I really enjoyed Milly Williamson’s article on the sympathetic nature of Spike the vampire in Buffy the Vampire Slayer and on the way in which subtext shifts the audience’s relationship with this character and the text as a whole. According to Williamson:
“The vampire Spike fascinates us because of his polymorphous sexuality, his ambiguity and his emergence as a liminal and pathos-ridden figure. But this is not a new departure for the vampire figure; instead Spike draws on a much longer tradition of the suffering vampire. While much film and literary theory of the vampire has focused on the monolithic evil of Dracula (Astle, 1980; Bentley, 1988; Jackson, 1981; Jones, 1991; Richardson, 1991; Roth, 1988; Twitchell, 1985), there is another tradition which precedes him, in which the vampire is a glamorous outcast, sexual deviant, rebel, rogue and tortured soul. Spike updates several of the conventions associated with the image of the vampire as alluring outsider and, as such, is the latest contribution to the longstanding image of the sympathetic vampire – a creature which always firmly inhabits a contemporary cultural landscape. It is this sympathetic [-p.290] and ambiguous vampire (rather than the vampire-as-menace) which has produced enormous fan cultures throughout the 20th and early 21st century; Spike’s character connects to this fan culture implicitly, thereby adding to the ‘cult’ status of Buffy the Vampire Slayer (BtVS).
This article examines Spike’s fictional vampiric ancestry. It assesses what Spike shares with previous sympathetic vampires and it considers the way in which this might resonate with audiences. In addition, the article will consider Spike’s character innovations and will locate the way in which his character changes depictions of the sympathetic vampire in the specific context of the television text BtVS, as well as the larger context of cult television and fan culture.” (pp.289-290)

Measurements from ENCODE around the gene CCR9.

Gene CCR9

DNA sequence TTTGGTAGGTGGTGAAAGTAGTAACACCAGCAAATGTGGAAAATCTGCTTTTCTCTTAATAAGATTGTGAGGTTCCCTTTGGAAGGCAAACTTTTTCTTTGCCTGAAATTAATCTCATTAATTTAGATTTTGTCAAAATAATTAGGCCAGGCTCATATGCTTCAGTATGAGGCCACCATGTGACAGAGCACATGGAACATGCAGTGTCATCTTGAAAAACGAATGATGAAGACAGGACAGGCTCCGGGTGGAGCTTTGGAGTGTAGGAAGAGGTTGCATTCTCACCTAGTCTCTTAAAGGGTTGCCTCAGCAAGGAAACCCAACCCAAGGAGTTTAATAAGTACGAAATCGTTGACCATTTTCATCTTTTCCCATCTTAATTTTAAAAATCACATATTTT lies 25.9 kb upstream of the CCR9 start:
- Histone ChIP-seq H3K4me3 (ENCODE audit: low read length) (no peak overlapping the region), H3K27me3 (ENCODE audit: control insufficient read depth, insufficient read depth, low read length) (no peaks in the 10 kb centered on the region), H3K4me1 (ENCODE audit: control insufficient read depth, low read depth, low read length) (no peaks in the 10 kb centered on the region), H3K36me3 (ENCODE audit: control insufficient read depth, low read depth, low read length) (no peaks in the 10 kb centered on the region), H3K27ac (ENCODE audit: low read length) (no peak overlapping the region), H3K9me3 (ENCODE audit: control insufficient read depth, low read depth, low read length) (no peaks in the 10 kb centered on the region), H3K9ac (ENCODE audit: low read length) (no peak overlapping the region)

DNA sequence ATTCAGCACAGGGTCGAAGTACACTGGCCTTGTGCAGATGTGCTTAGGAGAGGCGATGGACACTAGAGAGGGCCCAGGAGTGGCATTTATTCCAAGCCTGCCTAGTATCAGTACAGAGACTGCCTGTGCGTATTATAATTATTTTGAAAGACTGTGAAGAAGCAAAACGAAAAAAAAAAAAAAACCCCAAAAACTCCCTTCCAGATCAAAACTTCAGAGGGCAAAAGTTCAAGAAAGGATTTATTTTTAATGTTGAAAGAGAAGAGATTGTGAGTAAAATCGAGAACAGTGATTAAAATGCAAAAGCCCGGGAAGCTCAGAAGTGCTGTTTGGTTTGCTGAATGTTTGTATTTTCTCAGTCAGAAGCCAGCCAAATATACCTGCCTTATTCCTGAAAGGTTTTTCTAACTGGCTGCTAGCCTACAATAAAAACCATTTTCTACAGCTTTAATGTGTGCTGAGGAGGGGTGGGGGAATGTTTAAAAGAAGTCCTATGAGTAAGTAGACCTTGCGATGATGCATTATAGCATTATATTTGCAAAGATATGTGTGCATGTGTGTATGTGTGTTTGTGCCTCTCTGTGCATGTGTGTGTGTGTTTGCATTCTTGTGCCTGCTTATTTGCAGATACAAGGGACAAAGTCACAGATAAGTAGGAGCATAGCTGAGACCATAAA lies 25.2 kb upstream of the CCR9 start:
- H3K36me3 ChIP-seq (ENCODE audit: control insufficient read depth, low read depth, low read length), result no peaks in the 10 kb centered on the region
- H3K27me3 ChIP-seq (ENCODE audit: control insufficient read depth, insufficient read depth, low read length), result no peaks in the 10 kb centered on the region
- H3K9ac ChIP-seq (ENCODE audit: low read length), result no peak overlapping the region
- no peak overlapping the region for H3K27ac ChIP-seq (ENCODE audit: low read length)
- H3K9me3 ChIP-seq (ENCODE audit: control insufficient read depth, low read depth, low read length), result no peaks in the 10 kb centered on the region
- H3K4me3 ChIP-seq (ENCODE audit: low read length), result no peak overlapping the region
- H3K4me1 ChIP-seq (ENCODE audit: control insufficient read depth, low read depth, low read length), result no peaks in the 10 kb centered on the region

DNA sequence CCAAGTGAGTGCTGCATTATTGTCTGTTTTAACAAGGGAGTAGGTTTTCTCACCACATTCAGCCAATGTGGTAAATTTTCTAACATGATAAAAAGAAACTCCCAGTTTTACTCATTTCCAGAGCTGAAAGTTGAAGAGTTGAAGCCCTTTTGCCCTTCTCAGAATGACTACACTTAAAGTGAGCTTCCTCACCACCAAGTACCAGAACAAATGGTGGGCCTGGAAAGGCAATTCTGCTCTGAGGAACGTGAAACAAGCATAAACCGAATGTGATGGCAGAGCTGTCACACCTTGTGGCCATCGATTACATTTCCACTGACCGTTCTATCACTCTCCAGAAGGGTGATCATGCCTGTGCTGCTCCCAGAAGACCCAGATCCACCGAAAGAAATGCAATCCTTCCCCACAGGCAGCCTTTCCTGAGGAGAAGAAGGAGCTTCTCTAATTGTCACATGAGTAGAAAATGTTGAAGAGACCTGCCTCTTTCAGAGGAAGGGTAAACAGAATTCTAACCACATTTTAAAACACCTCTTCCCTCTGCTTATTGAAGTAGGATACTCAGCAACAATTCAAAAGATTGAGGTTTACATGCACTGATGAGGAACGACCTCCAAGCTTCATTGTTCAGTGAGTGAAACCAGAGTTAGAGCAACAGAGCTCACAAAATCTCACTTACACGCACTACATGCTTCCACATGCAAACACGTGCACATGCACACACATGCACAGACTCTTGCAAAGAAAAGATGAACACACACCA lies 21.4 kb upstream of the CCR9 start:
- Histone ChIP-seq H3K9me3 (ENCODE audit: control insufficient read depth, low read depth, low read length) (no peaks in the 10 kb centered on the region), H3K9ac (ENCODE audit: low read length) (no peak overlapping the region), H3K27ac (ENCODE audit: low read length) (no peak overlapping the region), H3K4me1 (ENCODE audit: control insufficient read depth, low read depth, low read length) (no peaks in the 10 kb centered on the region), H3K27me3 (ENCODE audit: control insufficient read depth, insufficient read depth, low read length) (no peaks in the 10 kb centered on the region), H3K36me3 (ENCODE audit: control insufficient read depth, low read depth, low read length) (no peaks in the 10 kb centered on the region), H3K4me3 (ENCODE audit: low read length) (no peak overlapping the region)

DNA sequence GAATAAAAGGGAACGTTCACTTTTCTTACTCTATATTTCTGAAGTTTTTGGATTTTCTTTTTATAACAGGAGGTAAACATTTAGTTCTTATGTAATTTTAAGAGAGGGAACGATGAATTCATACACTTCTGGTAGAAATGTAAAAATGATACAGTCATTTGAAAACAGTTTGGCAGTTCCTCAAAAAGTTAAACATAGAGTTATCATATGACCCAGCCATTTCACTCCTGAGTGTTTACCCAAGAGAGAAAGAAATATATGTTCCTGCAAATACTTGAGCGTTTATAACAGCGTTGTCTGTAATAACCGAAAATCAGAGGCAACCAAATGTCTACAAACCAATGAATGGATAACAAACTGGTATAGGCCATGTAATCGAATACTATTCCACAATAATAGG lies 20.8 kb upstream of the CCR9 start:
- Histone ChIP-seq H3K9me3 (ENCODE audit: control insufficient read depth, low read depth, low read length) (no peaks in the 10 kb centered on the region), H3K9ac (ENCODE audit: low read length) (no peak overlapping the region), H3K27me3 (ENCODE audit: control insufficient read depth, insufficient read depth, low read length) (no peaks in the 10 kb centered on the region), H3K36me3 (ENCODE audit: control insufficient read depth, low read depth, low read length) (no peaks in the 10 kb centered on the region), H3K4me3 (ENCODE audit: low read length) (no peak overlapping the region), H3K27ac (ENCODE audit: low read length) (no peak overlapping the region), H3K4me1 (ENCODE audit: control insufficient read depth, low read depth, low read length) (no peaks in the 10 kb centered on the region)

“Reluctance to kill (or at least a tortured conscience about not being able to resist it) is a key component in vampire fans’ sympathy with the vampire.” (p.291)
“Not good enough to be loved by Buffy and, because of his chip, not bad enough to act vampirically, Spike inhabits an excruciatingly liminal self.” (p.292)
“It was through the figure of Byron that the vampire first became popularized. ‘Byronmania’ contributed deeply to the association between rebellion and a doomed but glamorous outsiderdom which marked the Romantic idea of vampirism.” (p.293)
Describing Spike’s sympathetic ancestry, Williamson describes how “from its entry into the novel, the popularized image of the vampire in Europe and the anglo-American world had become fused to Byronic images of glamorous outsiderdom, morose fatalism, sexual deviancy and social and artistic rebellion.” (p.294)
“Yet while the image of alluring outsiderdom is, as Nina Auerbach puts it, ‘dramatically generational’ (1995: 5), the vampire comes to enter the 20th century generally as an anti-hero and one which several disenchanted generations were prepared to embrace specifically ‘because of its curse’ rather than in spite of it (Carter, 1997: 27; emphasis in original). The fascination in the 19th century with vampiric outsiderdom turns to sympathy and emulation in the ‘success’-oriented culture of the 20th century, which of necessity is simultaneously the culture of the outcast. Chris Rojek suggests that the vast majority of us suffer from ‘achievement
famine’ (2001: 49); this is due to the way in which the ‘democratic ideal of being recognized as extraordinary, special or unique collides with the bureaucratic tendency to standardize and routinize existence’ (2001: 149). Lucien Goldmann made a similar point when he suggested that bourgeois society produces an ‘internal contradiction between individualism as a universal value . . . and the important and painful limitations that this society itself brought to the possibilities of the development of the individual’ (Goldmann, 1975: 12). The official discourses of European and anglo-American culture have promised the right to personal fulfilment and significance, as well as creating the conditions that ensure that its achievement is unattainable. This paradox produces potentially contradictory experiences for the self in cultures which promise (indeed demand) a personal success which the majority cannot achieve. These paradoxical experiences contributed significantly to the rise of fan cultures. Stephen Duncombe explains how this dilemma is experienced by the underground ‘zine’ writers in the US who experience themselves as ‘losers’: